After years of instability and frustration at the quarterback position and numerous battles ending in a revolving door at the position throughout the season, the past three years of quarterback play have been a source of consistency for the Cavaliers and joy for Cavalier fans. Stability at the position during this stretch came primarily as a result of two transfers ending up in Charlottesville: Kurt Benkert and Bryce Perkins.
These two players became key orchestrators in the program’s turnaround under Bronco Mendenhall, and the Hoos were very fortunate to have landed them. With those two at the helm, UVA has rattled off three straight bowl appearances and back-to-back winning seasons.
3-year production – quarterbacks
- 2017: 300/519 (57.8%), 3,233 passing yards, 25 passing touchdowns, 11 interceptions, 121.8 passer rating, 65 carries, -63 rushing yards, 0 rushing touchdowns
- 2018: 228/358 (63.7%), 2,751 passing yards, 26 passing touchdowns, 9 interceptions, 147.2 passer rating, 221 carries, 997 rushing yards, 9 rushing touchdowns
- 2019: 337/520 (64.8%), 3,748 passing yards, 23 passing touchdowns, 15 interceptions, 134.2 passer rating, 235 carries, 783 rushing yards, 11 rushing touchdowns
- 3-year average: 288/466 (61.8%), 3,244 passing yards, 25 passing touchdowns, 12 interceptions, 134.4 passer rating, 174 carries, 572 rushing yards, 7 rushing touchdowns
- 2017: Kurt Benkert, 298/509 (58.5%), 3,207 passing yards, 25 passing touchdowns, 9 interceptions, 124.1 passer rating, 65 carries, -63 rushing yards, 0 rushing touchdowns
- 2018: Bryce Perkins, 225/349 (64.5%), 2,680 passing yards, 25 passing touchdowns, 9 interceptions, 147.5 passer rating, 212 carries, 929 rushing yards, 9 rushing touchdowns
- 2019: Bryce Perkins, 320/496 (64.5%), 3,538 passing yards, 22 passing touchdowns, 12 interceptions, 134.2 passer rating, 227 carries, 769 rushing yards, 11 rushing touchdowns
As mentioned at the beginning, the quarterback position haunted the program for many years following the days of Matt Schaub, Marques Hagans, and Jameel Sewell. The Cavaliers struggled to find a clear starter in most years, and the team’s play and record suffered from it. That changed when Mendenhall arrived.
With Benkert and Perkins clearly in place as starters, Mendenhall and his offensive staff were able to design a playbook every year that featured each player’s specific strengths. Benkert’s offense resembled an air raid style, while the offense with Perkins featured more read option looks and a balance of having him beat teams through the air and on the ground. Both guys were heavily trusted by the coaches and given more of a leash and freedom to make plays than Cavalier fans had seen in a long time. The result of this faith in the player and system was an exciting and productive offense for each of the last three Virginia football teams.
2020 Virginia spring football look ahead
With the departure of one of the most electric players in school history in Perkins, to say the Hoos quarterback in 2020 will have big shoes to fill would be an understatement. Most signs point to the Cavaliers turning to redshirt sophomore Brennan Armstrong to be their next “Thorterback” at the helm.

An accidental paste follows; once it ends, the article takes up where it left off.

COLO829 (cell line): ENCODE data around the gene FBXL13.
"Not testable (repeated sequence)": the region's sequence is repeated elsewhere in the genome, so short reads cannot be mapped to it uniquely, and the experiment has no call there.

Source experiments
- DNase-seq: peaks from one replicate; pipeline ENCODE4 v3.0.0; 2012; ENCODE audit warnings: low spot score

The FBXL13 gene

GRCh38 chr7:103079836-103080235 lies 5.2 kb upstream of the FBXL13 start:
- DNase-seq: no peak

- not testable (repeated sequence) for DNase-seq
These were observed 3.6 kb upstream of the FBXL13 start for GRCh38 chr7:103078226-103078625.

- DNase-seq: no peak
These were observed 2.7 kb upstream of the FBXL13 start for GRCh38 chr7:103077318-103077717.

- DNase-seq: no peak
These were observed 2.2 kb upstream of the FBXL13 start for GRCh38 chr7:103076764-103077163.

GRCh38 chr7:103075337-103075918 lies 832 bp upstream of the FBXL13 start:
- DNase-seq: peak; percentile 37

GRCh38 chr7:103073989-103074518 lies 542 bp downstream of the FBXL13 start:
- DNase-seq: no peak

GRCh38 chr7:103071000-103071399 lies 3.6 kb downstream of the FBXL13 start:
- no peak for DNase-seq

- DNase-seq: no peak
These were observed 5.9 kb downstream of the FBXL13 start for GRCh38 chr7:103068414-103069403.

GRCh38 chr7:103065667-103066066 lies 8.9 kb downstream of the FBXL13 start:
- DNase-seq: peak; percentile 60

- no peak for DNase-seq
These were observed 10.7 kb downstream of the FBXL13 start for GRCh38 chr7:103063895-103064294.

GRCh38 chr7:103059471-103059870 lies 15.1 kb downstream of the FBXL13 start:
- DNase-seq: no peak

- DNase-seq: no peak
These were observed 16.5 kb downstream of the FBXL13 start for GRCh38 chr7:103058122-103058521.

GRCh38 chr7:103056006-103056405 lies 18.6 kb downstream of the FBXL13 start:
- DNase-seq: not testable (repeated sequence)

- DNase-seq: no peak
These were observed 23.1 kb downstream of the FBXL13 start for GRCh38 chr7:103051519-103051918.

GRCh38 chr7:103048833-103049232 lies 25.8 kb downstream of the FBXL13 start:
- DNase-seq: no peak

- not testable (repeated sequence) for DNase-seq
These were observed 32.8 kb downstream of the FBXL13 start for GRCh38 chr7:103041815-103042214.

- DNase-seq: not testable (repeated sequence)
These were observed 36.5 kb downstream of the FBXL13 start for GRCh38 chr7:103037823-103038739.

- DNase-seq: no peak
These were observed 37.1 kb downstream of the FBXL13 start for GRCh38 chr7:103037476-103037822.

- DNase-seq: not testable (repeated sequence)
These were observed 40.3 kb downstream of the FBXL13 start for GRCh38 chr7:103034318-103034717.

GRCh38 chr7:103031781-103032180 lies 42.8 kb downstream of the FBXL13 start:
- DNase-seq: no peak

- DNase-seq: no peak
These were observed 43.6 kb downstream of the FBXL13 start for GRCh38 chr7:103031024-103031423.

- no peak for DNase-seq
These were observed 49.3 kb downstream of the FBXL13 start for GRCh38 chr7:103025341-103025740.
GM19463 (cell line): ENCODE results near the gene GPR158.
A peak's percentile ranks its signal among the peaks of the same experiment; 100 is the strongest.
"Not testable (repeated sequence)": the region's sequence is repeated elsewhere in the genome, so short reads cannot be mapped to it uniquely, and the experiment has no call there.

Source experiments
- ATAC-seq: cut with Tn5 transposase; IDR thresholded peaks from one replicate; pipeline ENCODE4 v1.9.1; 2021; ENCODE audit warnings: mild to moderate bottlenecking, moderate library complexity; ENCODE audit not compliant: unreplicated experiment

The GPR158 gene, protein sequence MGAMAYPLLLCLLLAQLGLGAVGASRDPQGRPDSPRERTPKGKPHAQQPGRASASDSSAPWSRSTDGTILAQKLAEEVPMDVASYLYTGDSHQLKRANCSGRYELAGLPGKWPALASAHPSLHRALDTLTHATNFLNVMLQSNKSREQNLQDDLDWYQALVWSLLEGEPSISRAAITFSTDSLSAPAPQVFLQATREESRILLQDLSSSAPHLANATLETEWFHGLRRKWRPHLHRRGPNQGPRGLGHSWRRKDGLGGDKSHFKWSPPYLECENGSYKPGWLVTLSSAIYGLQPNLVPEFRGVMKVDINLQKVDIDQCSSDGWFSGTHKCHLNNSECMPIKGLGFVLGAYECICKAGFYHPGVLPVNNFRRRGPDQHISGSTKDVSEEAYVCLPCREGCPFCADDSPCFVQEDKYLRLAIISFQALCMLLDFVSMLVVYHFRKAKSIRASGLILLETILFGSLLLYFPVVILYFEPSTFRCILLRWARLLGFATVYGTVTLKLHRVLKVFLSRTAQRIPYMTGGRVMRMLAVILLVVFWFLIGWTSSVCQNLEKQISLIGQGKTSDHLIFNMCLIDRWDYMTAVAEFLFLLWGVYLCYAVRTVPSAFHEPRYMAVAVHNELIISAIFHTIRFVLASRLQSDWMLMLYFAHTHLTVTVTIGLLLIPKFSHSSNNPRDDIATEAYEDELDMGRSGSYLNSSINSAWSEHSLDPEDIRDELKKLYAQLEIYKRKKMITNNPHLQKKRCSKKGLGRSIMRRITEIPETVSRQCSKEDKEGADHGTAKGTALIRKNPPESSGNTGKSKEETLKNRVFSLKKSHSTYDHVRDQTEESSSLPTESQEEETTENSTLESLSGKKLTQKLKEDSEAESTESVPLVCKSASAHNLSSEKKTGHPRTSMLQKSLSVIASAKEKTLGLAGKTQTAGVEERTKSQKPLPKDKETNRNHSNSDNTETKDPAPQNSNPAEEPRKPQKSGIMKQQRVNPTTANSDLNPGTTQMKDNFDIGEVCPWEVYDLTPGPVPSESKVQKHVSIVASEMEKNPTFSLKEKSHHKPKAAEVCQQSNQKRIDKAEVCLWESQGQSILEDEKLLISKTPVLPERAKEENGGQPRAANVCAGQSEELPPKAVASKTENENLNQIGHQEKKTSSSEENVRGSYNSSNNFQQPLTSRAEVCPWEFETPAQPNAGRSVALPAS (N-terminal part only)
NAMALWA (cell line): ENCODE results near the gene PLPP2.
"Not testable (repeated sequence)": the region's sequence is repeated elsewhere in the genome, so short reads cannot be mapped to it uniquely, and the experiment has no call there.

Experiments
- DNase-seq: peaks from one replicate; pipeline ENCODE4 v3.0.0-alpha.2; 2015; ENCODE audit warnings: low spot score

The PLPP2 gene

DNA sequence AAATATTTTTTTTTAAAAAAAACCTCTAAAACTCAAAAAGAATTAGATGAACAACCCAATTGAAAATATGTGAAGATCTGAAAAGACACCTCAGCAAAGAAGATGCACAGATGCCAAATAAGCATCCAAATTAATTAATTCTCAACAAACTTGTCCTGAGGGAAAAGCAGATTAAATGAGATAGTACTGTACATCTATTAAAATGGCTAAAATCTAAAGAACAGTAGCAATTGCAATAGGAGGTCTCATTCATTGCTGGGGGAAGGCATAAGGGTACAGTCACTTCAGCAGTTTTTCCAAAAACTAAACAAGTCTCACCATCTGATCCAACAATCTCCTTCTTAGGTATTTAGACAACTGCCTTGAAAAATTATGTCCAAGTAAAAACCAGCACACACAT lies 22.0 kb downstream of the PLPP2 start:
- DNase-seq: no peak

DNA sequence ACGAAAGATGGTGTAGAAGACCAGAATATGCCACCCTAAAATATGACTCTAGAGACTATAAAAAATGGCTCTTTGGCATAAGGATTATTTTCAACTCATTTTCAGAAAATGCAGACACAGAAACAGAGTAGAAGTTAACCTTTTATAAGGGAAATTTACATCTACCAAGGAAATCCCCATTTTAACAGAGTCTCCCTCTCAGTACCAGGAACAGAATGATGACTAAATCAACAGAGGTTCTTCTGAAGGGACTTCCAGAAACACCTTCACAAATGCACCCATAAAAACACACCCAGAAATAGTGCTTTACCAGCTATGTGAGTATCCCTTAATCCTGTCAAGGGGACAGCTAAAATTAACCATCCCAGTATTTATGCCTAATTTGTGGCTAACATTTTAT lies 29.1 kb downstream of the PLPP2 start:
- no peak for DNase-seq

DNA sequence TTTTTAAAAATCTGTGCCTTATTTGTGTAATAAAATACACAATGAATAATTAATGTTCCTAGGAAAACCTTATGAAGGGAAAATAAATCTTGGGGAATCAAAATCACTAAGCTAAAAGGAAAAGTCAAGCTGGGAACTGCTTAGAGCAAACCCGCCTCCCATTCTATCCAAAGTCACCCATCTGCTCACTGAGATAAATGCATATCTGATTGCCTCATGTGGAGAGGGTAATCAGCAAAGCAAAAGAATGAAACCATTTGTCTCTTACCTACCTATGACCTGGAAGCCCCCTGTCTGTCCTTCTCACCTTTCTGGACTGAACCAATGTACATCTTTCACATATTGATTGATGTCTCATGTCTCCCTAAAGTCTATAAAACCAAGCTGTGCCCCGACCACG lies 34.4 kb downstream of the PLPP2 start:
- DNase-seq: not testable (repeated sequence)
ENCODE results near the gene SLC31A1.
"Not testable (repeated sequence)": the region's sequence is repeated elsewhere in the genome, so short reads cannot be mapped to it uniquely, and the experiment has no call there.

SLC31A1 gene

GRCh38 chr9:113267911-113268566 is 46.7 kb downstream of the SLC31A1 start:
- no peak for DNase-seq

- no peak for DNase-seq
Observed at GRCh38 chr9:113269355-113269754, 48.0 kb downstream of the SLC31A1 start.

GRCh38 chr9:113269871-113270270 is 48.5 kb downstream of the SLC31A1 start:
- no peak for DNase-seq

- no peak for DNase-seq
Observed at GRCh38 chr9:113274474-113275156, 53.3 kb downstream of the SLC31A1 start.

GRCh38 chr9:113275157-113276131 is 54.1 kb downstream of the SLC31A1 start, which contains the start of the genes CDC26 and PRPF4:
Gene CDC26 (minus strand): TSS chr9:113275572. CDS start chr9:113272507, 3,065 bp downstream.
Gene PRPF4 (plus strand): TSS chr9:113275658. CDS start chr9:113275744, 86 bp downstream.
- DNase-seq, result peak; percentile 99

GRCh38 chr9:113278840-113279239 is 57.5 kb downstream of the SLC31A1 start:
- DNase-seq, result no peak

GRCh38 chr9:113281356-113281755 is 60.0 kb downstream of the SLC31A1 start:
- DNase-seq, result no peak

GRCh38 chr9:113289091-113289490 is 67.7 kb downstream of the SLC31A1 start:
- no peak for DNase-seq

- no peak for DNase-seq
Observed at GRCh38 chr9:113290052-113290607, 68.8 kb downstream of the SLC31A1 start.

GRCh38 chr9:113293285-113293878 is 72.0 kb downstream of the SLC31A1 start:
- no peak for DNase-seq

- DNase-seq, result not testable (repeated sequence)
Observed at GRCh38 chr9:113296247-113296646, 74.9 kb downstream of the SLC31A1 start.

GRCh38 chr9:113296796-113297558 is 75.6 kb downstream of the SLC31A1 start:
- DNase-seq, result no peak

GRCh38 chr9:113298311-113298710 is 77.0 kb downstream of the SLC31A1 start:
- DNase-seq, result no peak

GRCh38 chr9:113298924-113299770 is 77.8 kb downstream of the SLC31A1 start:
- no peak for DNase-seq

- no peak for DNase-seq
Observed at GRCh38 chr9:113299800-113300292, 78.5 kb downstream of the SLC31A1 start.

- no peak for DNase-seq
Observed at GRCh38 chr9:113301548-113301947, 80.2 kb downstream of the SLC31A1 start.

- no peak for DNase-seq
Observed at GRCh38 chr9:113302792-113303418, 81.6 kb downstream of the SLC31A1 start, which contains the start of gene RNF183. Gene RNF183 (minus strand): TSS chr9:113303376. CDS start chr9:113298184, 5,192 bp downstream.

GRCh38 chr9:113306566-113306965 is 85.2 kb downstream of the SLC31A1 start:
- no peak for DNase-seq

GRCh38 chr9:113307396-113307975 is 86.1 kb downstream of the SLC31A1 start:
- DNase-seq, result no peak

While he may not be as dynamic as Perkins, Armstrong is still a solid athlete in his own right and will be able to beat defenses with his arm and legs. He’s shown that in limited appearances behind Perkins early in his career. Coach Mendenhall has said that Armstrong reminds him of Taysom Hill, the swiss-army knife for the New Orleans Saints who Mendenhall coached back at BYU. As offensive coordinator Robert Anae did for Benkert and Perkins, he will alter his playbook and style to match Armstrong’s strengths.
Luckily for the Hoos, Armstrong has been in Charlottesville since January of 2018 after he graduated high school early so he will not have to acclimate himself to the program or his teammates in the locker room. Virginia and Armstrong took advantage of the NCAA’s new redshirt rule in his first season as he appeared in four games and retained his redshirt year. While he has played in 11 games, overall, his opportunities have been limited. For his career, he is 17-of-25 for 258 passing yards with two passing touchdowns and two interceptions. He has also flashed his athleticism with 16 carries for 93 rushing yards.
While Armstrong looks capable, Cavalier fans should not be surprised when there is most likely a drop-off in quarterback play from the last couple of seasons. That tends to happen when a player shatters school records in two seasons then graduates. However, the offense should be in prepared hands with Armstrong.
Even with Armstrong in line to likely take over the QB spot, there is not much experienced depth on the roster otherwise. Lindell Stone has taken a few snaps, but is mainly a signal caller assisting the coaching staff. RJ Harvey redshirted last season while spending a little time at other positions and Ira Armstead enrolled in January as a true freshman.
UVA has reportedly entertained graduate transfer Jack Sears to help bolster the depth at quarterback and possibly compete with Armstrong for the starting job. Sears, who is 6’3″, 215 pounds, is in search of a new home after deciding to transfer from USC. He played only one game in two seasons with the Trojan football program before making the decision to transfer last August. Sears did not play last season but stayed in school and earned his degree. He will have two seasons of eligibility remaining wherever he ends up.
Sears a San Clemente (CA) native, has ability as a passer and runner, which is important to Mendenhall. He signed a grant-in-aid with San Diego State in December but did not enroll. Sears has reportedly visited Northwestern and NC State recently as well.
Given the lack of experienced depth at quarterback, Mendenhall confirmed to Jeff White at VirginiaSports.com that he is in search of a graduate transfer to add to the program this spring.